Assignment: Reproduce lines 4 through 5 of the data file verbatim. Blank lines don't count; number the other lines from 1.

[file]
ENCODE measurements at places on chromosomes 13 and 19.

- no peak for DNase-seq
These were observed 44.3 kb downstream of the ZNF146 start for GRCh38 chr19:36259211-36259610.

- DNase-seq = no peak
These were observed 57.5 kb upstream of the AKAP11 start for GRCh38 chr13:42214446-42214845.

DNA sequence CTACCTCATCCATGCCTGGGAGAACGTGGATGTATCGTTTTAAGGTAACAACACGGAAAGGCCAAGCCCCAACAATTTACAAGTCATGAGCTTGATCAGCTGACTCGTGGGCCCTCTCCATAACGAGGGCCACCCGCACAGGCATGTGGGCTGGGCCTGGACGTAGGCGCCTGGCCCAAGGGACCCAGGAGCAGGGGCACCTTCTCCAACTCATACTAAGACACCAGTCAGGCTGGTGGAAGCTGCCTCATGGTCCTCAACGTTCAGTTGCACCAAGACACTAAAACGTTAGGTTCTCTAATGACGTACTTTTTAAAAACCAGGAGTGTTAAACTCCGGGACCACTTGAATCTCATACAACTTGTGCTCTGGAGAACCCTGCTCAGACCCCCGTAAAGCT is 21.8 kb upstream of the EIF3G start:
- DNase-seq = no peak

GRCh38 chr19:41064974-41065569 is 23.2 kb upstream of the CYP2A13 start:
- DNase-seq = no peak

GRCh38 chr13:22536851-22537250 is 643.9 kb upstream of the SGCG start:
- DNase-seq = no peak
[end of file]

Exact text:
- DNase-seq = no peak
These were observed 57.5 kb upstream of the AKAP11 start for GRCh38 chr13:42214446-42214845.